"Our general manager likes to say that things will be decided at the end of the season, but I think Nori could go 0-for-the-end-of-the-season at this point and still get his contract."
Aoki emerged as the everyday right fielder in 2012 after injuries necessitated Corey Hart's move to first base. He is part of a deep stable of Brewers outfielders that includes left fielder Ryan Braun and center fielder Carlos Gomez, plus up-and-comers Logan Schafer, Khris Davis and Caleb Gindl.
Aoki's name appeared sparingly in trade rumors earlier this year, and figures to appear again in 2014 because he is a free agent after the season.
Segura could return as soon as Saturday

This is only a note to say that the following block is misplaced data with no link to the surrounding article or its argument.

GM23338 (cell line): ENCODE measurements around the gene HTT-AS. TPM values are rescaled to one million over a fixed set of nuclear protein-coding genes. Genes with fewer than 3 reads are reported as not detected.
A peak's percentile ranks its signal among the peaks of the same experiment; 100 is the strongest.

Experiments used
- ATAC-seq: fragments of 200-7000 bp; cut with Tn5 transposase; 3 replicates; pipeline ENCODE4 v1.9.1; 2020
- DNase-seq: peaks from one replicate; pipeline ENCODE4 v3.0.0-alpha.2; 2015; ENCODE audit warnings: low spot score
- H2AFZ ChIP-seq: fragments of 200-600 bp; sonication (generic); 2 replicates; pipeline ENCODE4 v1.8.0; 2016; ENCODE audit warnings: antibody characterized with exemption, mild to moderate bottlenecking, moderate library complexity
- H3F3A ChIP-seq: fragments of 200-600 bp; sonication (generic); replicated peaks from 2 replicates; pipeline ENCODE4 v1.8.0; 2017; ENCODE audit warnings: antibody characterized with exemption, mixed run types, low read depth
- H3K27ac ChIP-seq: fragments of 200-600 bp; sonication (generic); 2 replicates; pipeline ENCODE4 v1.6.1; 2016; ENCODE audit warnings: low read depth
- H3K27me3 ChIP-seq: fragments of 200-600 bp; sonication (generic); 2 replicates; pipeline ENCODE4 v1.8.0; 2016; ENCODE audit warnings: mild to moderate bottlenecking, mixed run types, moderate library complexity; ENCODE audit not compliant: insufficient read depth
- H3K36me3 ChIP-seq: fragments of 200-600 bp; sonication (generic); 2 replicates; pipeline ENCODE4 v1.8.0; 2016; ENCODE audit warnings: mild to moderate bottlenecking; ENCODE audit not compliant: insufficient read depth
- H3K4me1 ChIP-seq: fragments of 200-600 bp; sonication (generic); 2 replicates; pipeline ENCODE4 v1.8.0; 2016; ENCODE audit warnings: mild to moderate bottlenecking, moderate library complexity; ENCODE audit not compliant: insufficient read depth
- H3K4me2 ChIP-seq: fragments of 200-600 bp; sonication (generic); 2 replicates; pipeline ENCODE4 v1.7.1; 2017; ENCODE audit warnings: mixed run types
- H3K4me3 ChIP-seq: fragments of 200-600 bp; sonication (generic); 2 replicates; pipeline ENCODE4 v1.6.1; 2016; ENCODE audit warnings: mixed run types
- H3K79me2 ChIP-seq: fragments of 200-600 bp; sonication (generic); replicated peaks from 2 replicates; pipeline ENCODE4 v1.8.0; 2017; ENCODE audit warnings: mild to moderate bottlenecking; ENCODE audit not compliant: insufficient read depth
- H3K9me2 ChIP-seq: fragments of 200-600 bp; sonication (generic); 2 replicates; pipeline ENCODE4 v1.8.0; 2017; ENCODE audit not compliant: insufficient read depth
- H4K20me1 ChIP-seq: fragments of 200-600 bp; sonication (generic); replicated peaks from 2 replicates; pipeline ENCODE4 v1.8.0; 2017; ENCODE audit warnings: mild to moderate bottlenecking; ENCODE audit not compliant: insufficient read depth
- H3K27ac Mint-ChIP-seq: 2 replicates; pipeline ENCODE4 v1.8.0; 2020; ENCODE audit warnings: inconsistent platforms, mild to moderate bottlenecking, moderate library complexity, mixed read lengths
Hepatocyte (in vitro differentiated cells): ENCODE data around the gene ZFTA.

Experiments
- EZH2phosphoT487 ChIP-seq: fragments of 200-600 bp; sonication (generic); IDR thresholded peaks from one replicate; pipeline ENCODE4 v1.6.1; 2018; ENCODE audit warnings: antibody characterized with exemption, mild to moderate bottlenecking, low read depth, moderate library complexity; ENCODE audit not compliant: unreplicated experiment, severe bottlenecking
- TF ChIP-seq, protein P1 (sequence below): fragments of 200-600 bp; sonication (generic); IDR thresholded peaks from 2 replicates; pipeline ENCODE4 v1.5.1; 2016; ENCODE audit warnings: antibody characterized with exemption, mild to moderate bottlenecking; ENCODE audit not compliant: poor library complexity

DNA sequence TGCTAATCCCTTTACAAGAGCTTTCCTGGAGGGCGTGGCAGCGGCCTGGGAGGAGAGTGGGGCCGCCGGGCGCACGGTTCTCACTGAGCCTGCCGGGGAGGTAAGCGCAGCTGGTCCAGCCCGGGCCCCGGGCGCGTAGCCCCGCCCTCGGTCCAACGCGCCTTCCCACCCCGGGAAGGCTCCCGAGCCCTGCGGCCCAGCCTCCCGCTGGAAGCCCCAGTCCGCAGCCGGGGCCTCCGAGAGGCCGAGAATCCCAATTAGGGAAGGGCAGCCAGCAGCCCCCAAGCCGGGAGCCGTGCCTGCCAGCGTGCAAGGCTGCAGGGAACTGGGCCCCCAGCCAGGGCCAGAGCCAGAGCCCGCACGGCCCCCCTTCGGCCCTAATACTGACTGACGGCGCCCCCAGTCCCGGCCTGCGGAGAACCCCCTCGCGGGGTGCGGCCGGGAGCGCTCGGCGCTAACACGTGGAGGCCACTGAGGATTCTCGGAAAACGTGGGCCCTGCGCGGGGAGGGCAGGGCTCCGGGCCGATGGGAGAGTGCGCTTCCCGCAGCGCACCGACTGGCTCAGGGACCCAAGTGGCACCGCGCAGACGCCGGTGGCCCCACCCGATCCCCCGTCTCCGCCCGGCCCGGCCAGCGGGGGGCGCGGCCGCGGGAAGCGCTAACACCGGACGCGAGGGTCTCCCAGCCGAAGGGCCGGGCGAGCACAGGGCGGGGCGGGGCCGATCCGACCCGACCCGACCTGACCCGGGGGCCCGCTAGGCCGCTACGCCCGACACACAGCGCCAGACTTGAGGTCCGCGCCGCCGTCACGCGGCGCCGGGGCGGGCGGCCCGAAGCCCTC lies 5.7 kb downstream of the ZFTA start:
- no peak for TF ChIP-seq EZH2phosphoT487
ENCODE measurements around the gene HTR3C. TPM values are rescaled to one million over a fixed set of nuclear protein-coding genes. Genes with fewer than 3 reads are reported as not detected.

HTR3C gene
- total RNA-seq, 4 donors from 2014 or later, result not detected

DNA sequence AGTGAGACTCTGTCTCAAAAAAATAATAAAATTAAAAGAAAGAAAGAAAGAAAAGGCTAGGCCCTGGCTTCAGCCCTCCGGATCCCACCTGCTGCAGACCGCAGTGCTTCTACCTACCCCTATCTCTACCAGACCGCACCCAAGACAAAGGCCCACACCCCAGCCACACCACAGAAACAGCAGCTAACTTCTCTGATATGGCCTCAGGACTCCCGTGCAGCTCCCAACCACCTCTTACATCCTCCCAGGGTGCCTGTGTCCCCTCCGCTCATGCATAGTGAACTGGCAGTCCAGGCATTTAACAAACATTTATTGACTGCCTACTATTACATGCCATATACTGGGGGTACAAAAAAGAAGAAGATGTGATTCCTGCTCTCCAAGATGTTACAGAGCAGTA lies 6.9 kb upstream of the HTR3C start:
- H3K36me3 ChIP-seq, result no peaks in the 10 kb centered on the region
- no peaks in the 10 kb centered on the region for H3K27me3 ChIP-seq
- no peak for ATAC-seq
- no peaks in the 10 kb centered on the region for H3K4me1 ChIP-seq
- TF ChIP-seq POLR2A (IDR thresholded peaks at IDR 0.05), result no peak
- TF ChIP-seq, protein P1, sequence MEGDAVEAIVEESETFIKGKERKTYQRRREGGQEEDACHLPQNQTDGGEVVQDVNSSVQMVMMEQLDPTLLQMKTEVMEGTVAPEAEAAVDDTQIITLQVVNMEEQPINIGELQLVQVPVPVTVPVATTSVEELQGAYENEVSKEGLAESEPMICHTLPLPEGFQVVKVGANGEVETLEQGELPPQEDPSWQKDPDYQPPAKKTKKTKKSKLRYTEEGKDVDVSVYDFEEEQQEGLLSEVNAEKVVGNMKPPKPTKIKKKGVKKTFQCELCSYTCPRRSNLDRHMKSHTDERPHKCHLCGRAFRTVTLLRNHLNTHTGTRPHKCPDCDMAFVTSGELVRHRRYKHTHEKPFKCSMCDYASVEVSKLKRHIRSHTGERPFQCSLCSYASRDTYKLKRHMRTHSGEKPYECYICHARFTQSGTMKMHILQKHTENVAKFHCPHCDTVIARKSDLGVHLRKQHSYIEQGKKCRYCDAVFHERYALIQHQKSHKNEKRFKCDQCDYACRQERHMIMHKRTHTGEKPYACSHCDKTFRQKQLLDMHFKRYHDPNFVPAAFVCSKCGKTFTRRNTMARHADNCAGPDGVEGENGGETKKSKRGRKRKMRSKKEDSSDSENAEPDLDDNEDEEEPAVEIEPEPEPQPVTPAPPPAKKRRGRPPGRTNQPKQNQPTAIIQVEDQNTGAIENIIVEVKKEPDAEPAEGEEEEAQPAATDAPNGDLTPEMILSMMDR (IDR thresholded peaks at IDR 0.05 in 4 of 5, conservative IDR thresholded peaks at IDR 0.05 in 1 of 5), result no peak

NEW YORK -- Jean Segura's strained hamstring has healed, and he has a chance to return to the Brewers' starting lineup on Saturday, manager Ron Roenicke said.
"I think he will," Roenicke said on Friday afternoon, after Segura's encouraging running drills at Citi Field. "I think he'll be available today, and then we'll see if we can get him out there [Saturday]."
Why risk it with a player so important to the Brewers' future?
"They don't feel it's a risk," Roenicke said. "The medical staff feels that he is 100 percent, ready to go."
Segura has not played since Sept. 18, when he strained his left hamstring scoring a first-inning run against the Cubs. He is hitting .296 with 12 home runs and 49 RBIs, and is tied with the Mets' Eric Young Jr. for the National League lead with 44 stolen bases.
Segura was well enough to attempt stealing a base if the option presented itself on Friday, Roenicke said. It didn't.